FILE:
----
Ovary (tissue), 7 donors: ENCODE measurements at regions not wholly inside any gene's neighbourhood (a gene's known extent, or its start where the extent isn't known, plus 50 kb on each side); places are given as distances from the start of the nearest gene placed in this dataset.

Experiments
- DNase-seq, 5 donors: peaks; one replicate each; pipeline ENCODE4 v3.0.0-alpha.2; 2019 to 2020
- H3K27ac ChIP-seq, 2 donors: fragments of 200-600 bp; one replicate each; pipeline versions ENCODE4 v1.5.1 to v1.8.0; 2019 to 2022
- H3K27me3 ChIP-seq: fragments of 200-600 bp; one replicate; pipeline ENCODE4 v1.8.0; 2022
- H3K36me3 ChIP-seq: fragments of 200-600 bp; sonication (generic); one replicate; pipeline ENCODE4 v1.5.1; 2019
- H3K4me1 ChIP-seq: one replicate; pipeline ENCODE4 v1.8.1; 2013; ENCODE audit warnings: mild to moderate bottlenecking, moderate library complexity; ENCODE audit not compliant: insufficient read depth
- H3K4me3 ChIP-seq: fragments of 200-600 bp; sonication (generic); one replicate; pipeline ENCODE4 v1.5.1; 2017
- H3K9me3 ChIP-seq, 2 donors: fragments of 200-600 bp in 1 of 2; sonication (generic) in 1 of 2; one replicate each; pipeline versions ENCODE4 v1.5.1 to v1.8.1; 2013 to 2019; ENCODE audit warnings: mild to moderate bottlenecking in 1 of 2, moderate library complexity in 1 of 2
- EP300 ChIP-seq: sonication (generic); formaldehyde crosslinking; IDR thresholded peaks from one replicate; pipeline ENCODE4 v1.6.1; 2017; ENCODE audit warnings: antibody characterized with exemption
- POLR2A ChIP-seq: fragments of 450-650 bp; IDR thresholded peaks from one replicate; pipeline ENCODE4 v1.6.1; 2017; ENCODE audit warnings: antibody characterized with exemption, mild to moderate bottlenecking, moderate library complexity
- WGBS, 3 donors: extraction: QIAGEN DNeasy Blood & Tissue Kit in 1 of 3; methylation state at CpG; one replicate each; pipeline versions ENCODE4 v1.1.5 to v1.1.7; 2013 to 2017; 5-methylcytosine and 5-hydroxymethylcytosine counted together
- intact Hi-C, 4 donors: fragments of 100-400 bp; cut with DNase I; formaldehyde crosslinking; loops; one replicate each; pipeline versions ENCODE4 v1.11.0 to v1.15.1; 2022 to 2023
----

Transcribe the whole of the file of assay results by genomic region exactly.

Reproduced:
Ovary (tissue), 7 donors: ENCODE measurements at regions not wholly inside any gene's neighbourhood (a gene's known extent, or its start where the extent isn't known, plus 50 kb on each side); places are given as distances from the start of the nearest gene placed in this dataset.

Experiments
- DNase-seq, 5 donors: peaks; one replicate each; pipeline ENCODE4 v3.0.0-alpha.2; 2019 to 2020
- H3K27ac ChIP-seq, 2 donors: fragments of 200-600 bp; one replicate each; pipeline versions ENCODE4 v1.5.1 to v1.8.0; 2019 to 2022
- H3K27me3 ChIP-seq: fragments of 200-600 bp; one replicate; pipeline ENCODE4 v1.8.0; 2022
- H3K36me3 ChIP-seq: fragments of 200-600 bp; sonication (generic); one replicate; pipeline ENCODE4 v1.5.1; 2019
- H3K4me1 ChIP-seq: one replicate; pipeline ENCODE4 v1.8.1; 2013; ENCODE audit warnings: mild to moderate bottlenecking, moderate library complexity; ENCODE audit not compliant: insufficient read depth
- H3K4me3 ChIP-seq: fragments of 200-600 bp; sonication (generic); one replicate; pipeline ENCODE4 v1.5.1; 2017
- H3K9me3 ChIP-seq, 2 donors: fragments of 200-600 bp in 1 of 2; sonication (generic) in 1 of 2; one replicate each; pipeline versions ENCODE4 v1.5.1 to v1.8.1; 2013 to 2019; ENCODE audit warnings: mild to moderate bottlenecking in 1 of 2, moderate library complexity in 1 of 2
- EP300 ChIP-seq: sonication (generic); formaldehyde crosslinking; IDR thresholded peaks from one replicate; pipeline ENCODE4 v1.6.1; 2017; ENCODE audit warnings: antibody characterized with exemption
- POLR2A ChIP-seq: fragments of 450-650 bp; IDR thresholded peaks from one replicate; pipeline ENCODE4 v1.6.1; 2017; ENCODE audit warnings: antibody characterized with exemption, mild to moderate bottlenecking, moderate library complexity
- WGBS, 3 donors: extraction: QIAGEN DNeasy Blood & Tissue Kit in 1 of 3; methylation state at CpG; one replicate each; pipeline versions ENCODE4 v1.1.5 to v1.1.7; 2013 to 2017; 5-methylcytosine and 5-hydroxymethylcytosine counted together
- intact Hi-C, 4 donors: fragments of 100-400 bp; cut with DNase I; formaldehyde crosslinking; loops; one replicate each; pipeline versions ENCODE4 v1.11.0 to v1.15.1; 2022 to 2023